I have been working on this cause for many many years. Some days it is so depressing I don't want to do it any more. I don't want to know, or hear about another cat mutilated or another vet putting out declaw coupons or another lazy selfish owner who claims their cat is "fine". But me, and many many others, keep on.
     
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  16. NaomiM

    NaomiM Love my furry, feathered and finned family

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    He likes to stretch up. He has no interest in horizontal scratchers. The one he uses most is his tall jumbo one - I should probably get another one or two of those as they're fairly cheap, but in a small house with three kids it's a case of finding space for them!

    I think that's the case with Pebbles - he does it to communicate!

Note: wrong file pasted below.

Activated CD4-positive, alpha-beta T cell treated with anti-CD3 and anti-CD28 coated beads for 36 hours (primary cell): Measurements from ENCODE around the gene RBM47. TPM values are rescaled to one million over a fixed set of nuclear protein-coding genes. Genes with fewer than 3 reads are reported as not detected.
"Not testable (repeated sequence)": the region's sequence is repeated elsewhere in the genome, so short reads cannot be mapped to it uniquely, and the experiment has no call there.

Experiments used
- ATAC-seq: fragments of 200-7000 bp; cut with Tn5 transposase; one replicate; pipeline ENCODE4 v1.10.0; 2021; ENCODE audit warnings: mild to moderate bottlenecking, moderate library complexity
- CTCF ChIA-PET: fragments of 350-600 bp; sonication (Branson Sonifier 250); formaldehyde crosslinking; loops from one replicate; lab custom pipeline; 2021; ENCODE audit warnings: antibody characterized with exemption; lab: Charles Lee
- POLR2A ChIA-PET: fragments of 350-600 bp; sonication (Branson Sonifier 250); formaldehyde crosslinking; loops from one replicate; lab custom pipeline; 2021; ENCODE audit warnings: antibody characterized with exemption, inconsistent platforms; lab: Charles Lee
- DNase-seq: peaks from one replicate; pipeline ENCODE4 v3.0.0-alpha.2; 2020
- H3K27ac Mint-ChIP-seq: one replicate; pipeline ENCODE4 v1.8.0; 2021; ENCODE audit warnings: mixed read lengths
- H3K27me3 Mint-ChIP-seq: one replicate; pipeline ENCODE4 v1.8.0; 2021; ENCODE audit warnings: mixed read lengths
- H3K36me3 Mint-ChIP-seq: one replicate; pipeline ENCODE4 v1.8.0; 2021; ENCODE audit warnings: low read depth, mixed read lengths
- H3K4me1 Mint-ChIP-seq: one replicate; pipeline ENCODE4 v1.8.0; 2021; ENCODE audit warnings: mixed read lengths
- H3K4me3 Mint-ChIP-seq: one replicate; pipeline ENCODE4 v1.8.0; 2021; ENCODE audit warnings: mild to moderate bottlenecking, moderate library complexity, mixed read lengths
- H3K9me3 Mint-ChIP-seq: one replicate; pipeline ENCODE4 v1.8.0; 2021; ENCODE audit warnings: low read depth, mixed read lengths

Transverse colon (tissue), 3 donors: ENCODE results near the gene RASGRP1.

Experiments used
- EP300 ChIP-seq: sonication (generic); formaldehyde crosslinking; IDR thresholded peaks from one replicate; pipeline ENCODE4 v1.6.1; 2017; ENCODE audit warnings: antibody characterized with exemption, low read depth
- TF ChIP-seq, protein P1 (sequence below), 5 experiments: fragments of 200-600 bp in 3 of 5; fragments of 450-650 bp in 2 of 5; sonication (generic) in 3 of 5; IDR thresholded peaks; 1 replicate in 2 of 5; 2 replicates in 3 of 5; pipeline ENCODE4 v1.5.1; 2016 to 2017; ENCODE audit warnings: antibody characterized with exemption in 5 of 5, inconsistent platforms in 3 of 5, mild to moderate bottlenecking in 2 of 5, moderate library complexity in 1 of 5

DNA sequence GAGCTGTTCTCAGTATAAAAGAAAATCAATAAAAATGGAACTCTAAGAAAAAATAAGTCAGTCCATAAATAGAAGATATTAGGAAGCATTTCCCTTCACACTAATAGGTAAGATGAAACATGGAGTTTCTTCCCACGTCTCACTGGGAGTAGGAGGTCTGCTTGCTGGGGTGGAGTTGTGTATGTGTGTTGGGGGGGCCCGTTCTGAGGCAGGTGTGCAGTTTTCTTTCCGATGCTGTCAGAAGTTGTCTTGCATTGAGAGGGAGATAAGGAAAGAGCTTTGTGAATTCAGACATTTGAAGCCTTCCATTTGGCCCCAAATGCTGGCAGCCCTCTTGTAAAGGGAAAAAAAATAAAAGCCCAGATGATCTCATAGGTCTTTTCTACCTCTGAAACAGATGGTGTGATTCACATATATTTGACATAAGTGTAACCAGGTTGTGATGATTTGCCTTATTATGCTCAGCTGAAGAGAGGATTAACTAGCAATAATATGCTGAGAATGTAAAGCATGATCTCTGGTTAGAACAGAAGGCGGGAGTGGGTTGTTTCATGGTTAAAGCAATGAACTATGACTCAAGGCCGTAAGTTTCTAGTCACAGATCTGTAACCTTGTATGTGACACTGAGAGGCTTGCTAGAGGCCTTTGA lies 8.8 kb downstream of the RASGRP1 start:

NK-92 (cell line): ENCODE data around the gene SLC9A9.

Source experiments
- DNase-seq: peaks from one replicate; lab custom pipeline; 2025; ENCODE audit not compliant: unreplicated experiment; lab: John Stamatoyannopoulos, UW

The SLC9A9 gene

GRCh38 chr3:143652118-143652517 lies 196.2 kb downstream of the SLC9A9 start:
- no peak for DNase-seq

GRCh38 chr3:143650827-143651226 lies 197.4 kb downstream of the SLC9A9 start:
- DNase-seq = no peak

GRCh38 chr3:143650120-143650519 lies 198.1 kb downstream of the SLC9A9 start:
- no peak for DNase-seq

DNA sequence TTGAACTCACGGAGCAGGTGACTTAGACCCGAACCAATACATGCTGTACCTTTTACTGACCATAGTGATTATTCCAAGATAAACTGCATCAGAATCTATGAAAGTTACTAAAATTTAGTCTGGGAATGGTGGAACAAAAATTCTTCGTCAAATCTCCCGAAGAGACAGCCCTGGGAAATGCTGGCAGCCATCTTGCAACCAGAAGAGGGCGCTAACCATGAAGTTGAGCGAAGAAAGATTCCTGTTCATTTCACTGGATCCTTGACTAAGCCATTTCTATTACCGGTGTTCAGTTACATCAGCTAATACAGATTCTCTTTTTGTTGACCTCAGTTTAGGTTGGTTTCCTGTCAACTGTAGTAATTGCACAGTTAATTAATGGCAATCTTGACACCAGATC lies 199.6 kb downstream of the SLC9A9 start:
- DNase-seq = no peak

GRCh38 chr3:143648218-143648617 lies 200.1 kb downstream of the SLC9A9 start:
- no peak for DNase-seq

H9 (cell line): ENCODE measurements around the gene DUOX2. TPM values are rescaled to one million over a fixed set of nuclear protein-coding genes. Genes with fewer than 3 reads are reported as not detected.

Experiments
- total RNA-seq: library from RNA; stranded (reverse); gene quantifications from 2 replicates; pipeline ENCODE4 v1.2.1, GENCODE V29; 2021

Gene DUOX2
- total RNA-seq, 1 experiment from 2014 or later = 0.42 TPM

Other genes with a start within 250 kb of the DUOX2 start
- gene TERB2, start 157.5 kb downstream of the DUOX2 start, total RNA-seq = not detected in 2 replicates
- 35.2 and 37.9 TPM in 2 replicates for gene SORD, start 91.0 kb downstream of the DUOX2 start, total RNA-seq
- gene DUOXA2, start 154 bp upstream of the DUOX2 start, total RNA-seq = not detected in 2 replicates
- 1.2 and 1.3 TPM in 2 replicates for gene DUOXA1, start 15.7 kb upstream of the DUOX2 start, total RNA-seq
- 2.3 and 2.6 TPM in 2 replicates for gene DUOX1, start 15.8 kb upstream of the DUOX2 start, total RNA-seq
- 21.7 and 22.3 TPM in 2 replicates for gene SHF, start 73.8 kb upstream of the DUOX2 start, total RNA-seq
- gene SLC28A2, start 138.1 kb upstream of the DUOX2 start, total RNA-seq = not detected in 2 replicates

I think you're doing a great job. It's one of these "David and Goliath" scenarios when one side has the power and the money behind them. But you and the others who have been campaigning for so long are finally starting to see some progress now, so I hope that's some encouragement :)
     
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  17. lorilu

    lorilu PetForums VIP

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    Here's a for instance: When my youngest cat came she developed a liking for the corners of my box spring that supported my mattress. I figured out that she likes to scratch on the edges of things. I covered the corners of my box spring with a cardboard box. I opened the box at one edge so it had a corner, and fit it around the corner of the box spring with the flaps tucked under the mattress. Now she no longer could scratch there, and I provided her with scratchers that gave her edges to scratch. She soon learned to enjoy the scratchers and eventually I took the boxes off the corners. I give her cardboard scratchers and tear off the slick fancy patterned paper on the sides, so she can scratch edges to her heart's content. I have one sisal, tall diagonal (she likes diagonal too), that also has edges.